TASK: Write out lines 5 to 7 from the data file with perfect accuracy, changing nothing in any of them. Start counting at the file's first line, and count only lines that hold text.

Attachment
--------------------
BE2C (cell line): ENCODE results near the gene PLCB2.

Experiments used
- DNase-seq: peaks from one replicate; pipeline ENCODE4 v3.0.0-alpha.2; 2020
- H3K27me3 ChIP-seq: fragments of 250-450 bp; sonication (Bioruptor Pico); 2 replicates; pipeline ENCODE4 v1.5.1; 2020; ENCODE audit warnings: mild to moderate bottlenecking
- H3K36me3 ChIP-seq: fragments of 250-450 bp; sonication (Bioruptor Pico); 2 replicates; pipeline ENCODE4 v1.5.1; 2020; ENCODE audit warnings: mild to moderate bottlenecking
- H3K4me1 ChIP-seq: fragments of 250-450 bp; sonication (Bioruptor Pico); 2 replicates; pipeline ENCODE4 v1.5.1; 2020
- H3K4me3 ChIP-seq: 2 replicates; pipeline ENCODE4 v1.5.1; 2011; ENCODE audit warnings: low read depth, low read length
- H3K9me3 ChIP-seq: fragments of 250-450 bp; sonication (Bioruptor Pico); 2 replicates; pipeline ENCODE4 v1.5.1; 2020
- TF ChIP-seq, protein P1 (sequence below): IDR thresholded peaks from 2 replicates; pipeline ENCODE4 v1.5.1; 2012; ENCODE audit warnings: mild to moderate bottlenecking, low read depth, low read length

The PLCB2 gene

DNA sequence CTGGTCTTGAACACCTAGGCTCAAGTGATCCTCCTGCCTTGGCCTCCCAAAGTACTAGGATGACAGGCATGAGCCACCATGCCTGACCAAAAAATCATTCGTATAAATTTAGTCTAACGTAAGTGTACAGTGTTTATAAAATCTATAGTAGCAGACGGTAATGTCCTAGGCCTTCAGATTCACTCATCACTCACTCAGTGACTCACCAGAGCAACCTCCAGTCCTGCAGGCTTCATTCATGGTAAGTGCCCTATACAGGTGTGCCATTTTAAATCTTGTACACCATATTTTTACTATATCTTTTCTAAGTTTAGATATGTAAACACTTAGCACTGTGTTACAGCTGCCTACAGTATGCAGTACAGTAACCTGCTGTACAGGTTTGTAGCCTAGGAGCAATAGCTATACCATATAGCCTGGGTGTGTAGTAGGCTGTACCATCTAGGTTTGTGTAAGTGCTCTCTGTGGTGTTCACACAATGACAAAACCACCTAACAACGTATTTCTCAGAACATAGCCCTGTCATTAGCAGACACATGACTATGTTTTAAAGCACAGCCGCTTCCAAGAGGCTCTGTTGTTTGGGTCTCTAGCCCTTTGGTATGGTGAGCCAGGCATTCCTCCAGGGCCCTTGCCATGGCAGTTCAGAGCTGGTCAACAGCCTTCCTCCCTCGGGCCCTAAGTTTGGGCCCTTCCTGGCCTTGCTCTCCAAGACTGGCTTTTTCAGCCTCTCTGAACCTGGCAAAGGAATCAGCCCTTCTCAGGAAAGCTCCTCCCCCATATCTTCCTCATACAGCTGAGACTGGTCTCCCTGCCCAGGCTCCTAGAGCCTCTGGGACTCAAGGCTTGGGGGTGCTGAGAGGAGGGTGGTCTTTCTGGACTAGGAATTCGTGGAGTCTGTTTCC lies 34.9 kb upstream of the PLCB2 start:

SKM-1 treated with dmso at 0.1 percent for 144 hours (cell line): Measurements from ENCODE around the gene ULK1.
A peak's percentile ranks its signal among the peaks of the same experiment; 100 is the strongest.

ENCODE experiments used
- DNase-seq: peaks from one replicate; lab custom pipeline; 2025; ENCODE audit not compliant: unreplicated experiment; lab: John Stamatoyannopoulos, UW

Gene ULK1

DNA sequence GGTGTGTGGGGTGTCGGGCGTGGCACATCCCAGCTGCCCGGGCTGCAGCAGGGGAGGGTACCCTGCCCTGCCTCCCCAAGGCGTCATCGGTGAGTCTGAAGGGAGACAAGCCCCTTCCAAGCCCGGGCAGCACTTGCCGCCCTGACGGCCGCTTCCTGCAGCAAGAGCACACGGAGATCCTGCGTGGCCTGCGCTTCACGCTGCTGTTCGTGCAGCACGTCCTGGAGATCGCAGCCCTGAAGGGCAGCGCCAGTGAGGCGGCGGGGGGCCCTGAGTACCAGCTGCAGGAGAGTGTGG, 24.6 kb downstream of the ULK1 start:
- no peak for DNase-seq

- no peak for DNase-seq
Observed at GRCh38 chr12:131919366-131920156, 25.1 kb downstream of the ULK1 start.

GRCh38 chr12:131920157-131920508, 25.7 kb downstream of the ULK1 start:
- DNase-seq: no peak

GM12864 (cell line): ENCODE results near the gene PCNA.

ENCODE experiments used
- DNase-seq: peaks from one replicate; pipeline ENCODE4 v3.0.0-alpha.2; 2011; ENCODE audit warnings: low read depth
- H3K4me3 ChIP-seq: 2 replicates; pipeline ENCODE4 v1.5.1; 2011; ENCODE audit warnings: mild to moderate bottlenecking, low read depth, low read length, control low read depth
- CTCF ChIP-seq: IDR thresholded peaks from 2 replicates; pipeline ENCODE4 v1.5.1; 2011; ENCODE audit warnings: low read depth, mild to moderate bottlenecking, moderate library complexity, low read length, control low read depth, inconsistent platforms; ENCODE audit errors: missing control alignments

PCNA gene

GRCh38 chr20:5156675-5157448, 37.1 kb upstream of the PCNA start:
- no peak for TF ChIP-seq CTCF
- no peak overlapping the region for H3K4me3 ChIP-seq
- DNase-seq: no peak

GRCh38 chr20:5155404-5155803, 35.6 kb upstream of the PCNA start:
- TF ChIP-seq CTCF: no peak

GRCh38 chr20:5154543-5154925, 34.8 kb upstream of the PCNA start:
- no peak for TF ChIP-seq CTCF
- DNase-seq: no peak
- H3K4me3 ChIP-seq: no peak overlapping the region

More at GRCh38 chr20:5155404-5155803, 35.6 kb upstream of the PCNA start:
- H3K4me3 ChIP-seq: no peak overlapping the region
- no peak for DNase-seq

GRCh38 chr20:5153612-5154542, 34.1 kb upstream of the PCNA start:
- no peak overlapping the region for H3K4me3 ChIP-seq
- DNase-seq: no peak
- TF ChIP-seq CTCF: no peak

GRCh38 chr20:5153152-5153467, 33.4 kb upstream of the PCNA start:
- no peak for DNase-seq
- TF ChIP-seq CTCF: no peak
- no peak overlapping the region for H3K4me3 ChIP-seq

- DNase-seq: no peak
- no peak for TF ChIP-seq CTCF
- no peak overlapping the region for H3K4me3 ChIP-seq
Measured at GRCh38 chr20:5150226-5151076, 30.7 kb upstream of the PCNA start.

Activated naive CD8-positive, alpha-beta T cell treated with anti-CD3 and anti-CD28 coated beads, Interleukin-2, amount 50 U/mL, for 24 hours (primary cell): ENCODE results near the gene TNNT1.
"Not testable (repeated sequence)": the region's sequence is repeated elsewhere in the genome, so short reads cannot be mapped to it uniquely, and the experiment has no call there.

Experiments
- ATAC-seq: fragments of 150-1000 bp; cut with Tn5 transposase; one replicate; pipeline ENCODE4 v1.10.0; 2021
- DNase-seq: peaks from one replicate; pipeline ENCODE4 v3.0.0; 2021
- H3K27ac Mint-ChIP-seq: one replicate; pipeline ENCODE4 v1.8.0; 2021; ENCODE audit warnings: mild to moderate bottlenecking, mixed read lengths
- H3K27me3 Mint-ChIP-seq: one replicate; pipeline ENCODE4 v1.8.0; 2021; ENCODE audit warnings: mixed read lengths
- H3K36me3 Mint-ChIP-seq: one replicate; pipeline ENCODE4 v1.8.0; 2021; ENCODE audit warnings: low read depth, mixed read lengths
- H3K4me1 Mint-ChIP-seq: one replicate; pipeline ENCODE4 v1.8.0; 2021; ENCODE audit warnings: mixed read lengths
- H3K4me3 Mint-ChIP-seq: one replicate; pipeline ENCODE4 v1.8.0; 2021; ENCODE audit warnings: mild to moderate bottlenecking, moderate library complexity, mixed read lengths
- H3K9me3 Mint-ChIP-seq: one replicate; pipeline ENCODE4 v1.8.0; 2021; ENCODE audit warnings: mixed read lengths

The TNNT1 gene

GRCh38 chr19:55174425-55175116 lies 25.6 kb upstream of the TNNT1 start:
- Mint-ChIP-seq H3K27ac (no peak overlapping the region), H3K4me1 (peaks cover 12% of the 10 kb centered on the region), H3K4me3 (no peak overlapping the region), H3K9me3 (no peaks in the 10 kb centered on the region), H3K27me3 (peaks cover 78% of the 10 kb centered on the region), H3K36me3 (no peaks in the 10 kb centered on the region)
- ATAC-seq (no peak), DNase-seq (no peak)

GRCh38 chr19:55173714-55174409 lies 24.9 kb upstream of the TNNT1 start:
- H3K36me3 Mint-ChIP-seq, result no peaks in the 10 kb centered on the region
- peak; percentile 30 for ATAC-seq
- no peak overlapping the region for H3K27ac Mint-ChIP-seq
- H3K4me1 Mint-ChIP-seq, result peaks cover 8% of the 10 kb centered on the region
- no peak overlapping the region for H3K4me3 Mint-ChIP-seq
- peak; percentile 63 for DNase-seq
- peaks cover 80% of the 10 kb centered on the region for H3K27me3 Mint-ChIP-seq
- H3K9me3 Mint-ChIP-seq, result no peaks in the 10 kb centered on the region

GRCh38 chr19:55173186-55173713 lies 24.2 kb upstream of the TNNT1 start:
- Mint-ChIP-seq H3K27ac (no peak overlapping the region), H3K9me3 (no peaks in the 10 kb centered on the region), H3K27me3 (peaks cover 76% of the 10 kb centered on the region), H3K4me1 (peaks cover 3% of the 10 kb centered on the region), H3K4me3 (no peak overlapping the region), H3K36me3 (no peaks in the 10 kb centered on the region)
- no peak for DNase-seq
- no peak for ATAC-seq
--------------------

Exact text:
- H3K36me3 ChIP-seq: fragments of 250-450 bp; sonication (Bioruptor Pico); 2 replicates; pipeline ENCODE4 v1.5.1; 2020; ENCODE audit warnings: mild to moderate bottlenecking
- H3K4me1 ChIP-seq: fragments of 250-450 bp; sonication (Bioruptor Pico); 2 replicates; pipeline ENCODE4 v1.5.1; 2020
- H3K4me3 ChIP-seq: 2 replicates; pipeline ENCODE4 v1.5.1; 2011; ENCODE audit warnings: low read depth, low read length